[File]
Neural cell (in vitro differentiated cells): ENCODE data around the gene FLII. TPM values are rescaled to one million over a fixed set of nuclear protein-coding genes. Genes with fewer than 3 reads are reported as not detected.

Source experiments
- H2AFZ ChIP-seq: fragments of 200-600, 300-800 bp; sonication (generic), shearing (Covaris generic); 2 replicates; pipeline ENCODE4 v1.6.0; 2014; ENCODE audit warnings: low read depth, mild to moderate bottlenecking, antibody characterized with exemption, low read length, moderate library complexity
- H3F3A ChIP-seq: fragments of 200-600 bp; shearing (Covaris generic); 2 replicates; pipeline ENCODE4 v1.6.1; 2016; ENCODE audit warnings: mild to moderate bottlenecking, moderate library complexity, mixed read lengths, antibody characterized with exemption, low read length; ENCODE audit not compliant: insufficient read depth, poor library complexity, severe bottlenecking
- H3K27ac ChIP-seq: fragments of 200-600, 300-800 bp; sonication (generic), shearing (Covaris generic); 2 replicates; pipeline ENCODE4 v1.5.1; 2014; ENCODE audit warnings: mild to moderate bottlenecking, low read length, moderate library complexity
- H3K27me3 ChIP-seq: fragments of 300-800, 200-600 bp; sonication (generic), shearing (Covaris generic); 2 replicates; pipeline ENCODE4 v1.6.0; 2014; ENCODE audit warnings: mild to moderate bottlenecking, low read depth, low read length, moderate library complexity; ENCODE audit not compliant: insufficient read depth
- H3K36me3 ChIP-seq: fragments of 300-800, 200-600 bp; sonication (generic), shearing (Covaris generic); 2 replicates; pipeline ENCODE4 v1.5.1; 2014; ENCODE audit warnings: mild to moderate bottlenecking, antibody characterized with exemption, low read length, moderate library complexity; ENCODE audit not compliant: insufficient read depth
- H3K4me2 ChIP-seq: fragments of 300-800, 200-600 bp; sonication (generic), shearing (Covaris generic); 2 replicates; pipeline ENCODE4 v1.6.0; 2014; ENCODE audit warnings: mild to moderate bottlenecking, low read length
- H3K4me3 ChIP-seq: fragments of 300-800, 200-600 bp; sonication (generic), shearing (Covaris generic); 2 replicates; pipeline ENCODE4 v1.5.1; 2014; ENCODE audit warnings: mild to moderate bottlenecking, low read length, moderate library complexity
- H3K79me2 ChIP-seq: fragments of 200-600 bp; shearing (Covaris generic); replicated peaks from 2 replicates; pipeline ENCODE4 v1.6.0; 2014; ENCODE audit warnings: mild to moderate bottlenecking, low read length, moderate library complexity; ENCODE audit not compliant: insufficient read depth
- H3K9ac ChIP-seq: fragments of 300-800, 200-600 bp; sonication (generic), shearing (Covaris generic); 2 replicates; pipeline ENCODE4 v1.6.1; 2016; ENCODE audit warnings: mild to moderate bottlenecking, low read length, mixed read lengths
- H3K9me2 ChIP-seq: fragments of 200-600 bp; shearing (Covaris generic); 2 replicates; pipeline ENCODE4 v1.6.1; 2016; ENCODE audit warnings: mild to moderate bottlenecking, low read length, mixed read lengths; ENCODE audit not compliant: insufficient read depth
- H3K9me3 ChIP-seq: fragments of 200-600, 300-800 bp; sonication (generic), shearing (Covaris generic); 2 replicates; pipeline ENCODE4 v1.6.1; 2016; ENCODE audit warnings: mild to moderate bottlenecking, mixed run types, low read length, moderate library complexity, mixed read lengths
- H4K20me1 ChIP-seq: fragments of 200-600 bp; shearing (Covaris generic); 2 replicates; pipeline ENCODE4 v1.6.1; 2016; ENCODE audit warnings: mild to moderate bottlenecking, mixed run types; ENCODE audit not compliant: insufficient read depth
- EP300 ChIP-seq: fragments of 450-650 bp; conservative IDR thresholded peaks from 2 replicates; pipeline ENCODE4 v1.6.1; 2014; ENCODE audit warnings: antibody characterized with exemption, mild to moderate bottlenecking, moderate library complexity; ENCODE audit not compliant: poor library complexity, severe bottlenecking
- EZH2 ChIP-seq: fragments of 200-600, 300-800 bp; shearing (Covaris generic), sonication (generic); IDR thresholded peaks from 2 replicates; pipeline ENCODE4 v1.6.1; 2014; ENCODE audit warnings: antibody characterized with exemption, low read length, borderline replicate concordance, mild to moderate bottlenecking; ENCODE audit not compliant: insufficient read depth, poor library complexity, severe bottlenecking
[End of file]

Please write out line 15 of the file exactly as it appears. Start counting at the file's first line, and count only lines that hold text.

- EP300 ChIP-seq: fragments of 450-650 bp; conservative IDR thresholded peaks from 2 replicates; pipeline ENCODE4 v1.6.1; 2014; ENCODE audit warnings: antibody characterized with exemption, mild to moderate bottlenecking, moderate library complexity; ENCODE audit not compliant: poor library complexity, severe bottlenecking